The reverberating effects of racism – 110 years since the Komagata Maru incident

Systemic racism continues to affect Canadian society in many challenging ways, resulting in policies and outcomes which reaffirm social, economic, political and cultural inequality. So as Canadian people and institutions look to combat bigotry and encourage interconnectedness, decade-over-decade, it can be worth looking into and remembering the past in order to understand how Canada’s political and governmental history can continue to reverberate into the present.

As such, it is worth reflecting on an event which took place just over 110 years ago this month, a manifestation of one of Canada’s most distinctive, discriminatory policies against Asian immigrants: the forced return of the SS Komagata Maru after its arrival at Vancouver on May 23, 1914.

A history of anti-Asian immigrant policies

Prior to the departure of the Komagata Maru in 1914, Canada had been increasingly implementing and enforcing numerous anti-Asian immigration policies, in no small part due to intense lobbying by anti-Asian groups. Some of these policies, like the Chinese head tax, specifically carved out policies directed against certain groups. But other policies and laws limited South Asian arrivals by function and by design but without explicit mention of specific nationalities, making such laws harder to challenge.

Sikhs on board the SS Komagata Maru, in English Bay, 1914 | Photo courtesy of Library and Archives Canada.

One such policy that had limited immigration from India was the right of immigration officers to turn away any Asian arrivals with less than $200. But the majority of the 376 passengers aboard the Komagata Maru – particularly among its 337 Sikh passengers – were relatively wealthy and land-owning men.

Instead, it was the enforcement of another rule that would serve as the justification for the eventual refusal of port for the ship: the continuous journey regulation. This policy allowed immigration officers to deny entry to anyone other than those arriving by a single, continuous journey from their native country, arbitrarily limiting travel from India, whose voyages often required a stop to resupply along Asia’s east coast.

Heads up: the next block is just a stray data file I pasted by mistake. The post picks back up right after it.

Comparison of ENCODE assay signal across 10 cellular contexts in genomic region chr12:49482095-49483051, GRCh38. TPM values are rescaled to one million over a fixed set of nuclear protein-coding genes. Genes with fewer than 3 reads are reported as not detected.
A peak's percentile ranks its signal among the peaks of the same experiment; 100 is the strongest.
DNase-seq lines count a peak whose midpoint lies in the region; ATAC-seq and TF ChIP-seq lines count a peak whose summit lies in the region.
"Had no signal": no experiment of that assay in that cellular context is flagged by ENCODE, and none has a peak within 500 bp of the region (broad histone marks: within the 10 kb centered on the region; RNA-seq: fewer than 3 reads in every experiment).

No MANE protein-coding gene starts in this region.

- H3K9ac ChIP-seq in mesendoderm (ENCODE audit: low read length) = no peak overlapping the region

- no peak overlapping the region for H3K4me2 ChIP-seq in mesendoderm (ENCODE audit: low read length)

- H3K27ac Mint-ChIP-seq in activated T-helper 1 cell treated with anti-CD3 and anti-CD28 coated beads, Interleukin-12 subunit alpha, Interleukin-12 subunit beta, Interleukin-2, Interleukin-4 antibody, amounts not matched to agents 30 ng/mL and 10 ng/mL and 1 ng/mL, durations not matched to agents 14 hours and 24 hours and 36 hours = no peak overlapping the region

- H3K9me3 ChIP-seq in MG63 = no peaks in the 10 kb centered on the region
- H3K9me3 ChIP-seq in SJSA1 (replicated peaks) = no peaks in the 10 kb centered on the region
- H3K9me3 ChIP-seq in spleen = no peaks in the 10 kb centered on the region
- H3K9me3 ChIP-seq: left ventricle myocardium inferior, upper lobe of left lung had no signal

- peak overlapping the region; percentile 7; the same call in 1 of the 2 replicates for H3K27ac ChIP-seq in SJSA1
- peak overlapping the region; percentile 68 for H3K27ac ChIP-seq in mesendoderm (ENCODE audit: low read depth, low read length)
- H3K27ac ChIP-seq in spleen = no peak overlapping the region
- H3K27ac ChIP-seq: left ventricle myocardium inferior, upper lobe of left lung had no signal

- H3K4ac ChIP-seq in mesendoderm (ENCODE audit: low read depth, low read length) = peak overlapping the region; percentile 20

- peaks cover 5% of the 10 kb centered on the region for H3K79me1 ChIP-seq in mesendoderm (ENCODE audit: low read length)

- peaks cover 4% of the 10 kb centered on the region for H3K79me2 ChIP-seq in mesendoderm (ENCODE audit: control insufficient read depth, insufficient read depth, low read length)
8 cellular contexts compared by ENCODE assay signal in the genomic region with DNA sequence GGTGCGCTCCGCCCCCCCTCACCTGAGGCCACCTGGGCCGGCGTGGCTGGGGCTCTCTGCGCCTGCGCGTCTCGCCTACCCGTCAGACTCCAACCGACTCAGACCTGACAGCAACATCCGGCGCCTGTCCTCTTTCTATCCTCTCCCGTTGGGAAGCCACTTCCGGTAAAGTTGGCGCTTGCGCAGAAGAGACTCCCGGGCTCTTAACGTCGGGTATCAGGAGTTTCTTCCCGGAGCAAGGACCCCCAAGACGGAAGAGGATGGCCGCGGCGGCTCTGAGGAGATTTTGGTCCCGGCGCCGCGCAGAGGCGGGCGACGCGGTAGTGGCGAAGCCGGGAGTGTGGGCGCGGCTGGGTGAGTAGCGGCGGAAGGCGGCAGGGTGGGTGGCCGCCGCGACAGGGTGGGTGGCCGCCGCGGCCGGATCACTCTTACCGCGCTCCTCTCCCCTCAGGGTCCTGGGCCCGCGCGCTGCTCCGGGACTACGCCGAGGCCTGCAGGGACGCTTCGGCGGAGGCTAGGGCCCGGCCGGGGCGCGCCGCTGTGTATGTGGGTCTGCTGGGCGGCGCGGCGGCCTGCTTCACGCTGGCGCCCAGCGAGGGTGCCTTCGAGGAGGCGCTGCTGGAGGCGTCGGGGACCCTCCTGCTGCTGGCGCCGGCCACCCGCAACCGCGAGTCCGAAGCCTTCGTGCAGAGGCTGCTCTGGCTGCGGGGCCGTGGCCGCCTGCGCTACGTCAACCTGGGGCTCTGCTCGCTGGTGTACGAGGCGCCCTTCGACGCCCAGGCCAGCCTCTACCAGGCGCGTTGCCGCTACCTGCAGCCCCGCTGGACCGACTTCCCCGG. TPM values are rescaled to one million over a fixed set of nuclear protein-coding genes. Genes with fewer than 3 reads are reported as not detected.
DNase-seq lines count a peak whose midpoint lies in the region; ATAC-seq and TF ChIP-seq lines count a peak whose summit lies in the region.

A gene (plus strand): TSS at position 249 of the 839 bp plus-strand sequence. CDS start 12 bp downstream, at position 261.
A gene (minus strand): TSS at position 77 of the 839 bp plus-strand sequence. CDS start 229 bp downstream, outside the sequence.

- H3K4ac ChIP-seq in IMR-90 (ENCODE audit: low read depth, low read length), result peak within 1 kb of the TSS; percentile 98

That enforcement had even been overruled in a court case dealing with Sikh immigrants who arrived from Japan just a few months prior to the Komagata Maru’s departure. But the Canadian government quickly re-wrote and re-implemented the legislation to abide by that court case’s objections, shortly before that very ship – which would eventually stop over in Yokohama, Japan prior to its arrival in Vancouver – set sail.

May 23, 1914

Gurdit Singh Sirhali, the chief spokesperson for the passengers who hired the Komagata Maru to set sail to begin with, expected pushback to some degree when the ship entered Vancouver’s harbours. But he and other passengers were not prepared for the uncompromising measures that would be taken by the Canadian authorities.

Only 20 returning residents and a few particularly special case individuals were allowed ashore whatsoever. The remaining majority were not only denied entry, but also suffered through a lengthy battle with immigration authorities, including attempts to block any communications with the outside world, and a refusal to resupply the ship with food and water except in most desperate circumstances.

A subsequent legal battle proved fruitless, and without the resources to fight an appeal process, the Komagata Maru was forced to depart from Vancouver just two months later on July 23. After this radicalizing incident, tensions broke loose when the ship eventually docked at the Indian port of Budge Budge near Kolkata in September of that year, and twenty passengers were killed in a dispute with British Indian police and troops who again had attempted to restrict their movement.

A challenged legacy

In part because of those restrictions, there were only around 6,800 South Asians counted in the Canadian census as late as 1961. As a result, it was only decades later, as the number of Punjabi and Sikh people began growing in Canada and British Columbia, that this story became more widely known and discussed in this country.

In particular, as B.C. grew to become the largest diaspora home for Sikhs in the world, British Columbian Sikhs pushed for formal apologies from responsible levels of government for the event. They would eventually receive them from provincial, federal, and municipal levels of government, with the City of Vancouver naming May 23 a day of remembrance for the incident in 2021.

But the impacts of racism continue to be felt, and some remain concerned about whether Canada is doing enough to protect new South Asian immigrants from things like extortion, and to prevent South Asian racism in general. For now, it is worth understanding the history behind the ongoing problems that Canada, its organizations and its people aim to address.

Source: The Canadian Encyclopedia

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